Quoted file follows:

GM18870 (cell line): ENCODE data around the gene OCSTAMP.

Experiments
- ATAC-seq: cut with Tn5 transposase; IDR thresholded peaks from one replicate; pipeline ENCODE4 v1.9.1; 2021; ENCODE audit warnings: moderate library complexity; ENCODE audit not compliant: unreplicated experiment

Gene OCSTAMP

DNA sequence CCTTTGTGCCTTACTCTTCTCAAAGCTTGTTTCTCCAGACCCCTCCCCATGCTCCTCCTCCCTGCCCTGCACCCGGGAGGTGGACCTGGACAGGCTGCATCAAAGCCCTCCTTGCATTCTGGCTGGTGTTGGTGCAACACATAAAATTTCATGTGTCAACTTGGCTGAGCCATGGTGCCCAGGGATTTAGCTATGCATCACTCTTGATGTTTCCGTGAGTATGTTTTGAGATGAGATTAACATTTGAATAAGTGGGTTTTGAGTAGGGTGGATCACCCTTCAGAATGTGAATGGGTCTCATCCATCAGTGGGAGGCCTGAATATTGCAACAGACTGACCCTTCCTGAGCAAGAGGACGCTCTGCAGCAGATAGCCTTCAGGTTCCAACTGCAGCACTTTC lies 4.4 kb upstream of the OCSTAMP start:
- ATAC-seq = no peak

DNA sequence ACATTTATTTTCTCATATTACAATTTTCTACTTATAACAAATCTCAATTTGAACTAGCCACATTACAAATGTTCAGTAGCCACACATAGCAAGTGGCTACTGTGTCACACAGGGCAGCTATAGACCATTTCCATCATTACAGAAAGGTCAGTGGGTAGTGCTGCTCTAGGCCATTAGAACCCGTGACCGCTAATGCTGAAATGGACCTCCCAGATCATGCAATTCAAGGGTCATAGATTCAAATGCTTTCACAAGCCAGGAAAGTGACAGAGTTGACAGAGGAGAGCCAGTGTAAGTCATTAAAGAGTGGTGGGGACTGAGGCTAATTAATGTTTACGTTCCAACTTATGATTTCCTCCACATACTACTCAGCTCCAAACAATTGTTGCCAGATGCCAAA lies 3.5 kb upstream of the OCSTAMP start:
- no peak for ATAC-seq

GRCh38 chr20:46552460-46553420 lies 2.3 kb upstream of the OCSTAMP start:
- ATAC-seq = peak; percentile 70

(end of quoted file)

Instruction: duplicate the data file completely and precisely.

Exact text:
GM18870 (cell line): ENCODE data around the gene OCSTAMP.

Experiments
- ATAC-seq: cut with Tn5 transposase; IDR thresholded peaks from one replicate; pipeline ENCODE4 v1.9.1; 2021; ENCODE audit warnings: moderate library complexity; ENCODE audit not compliant: unreplicated experiment

Gene OCSTAMP

DNA sequence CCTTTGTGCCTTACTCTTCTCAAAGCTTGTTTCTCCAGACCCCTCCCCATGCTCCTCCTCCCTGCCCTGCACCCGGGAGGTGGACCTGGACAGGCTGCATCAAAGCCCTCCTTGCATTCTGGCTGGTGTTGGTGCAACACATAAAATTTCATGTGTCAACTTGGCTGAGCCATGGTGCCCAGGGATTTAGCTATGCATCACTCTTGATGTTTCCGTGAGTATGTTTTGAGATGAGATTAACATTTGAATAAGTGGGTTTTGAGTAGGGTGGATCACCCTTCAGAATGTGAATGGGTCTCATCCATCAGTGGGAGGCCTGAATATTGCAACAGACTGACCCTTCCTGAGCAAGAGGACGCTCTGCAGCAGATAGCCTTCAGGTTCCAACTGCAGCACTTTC lies 4.4 kb upstream of the OCSTAMP start:
- ATAC-seq = no peak

DNA sequence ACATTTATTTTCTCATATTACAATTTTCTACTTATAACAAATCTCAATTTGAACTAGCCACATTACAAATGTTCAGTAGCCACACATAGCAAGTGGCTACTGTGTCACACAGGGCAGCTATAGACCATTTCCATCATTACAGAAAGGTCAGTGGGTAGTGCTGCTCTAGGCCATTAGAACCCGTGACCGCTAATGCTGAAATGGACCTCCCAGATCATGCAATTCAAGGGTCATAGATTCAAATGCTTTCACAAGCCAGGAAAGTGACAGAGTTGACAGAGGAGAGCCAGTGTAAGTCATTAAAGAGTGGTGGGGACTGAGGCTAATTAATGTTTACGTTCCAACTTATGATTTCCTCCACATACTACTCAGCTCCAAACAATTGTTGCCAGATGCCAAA lies 3.5 kb upstream of the OCSTAMP start:
- no peak for ATAC-seq

GRCh38 chr20:46552460-46553420 lies 2.3 kb upstream of the OCSTAMP start:
- ATAC-seq = peak; percentile 70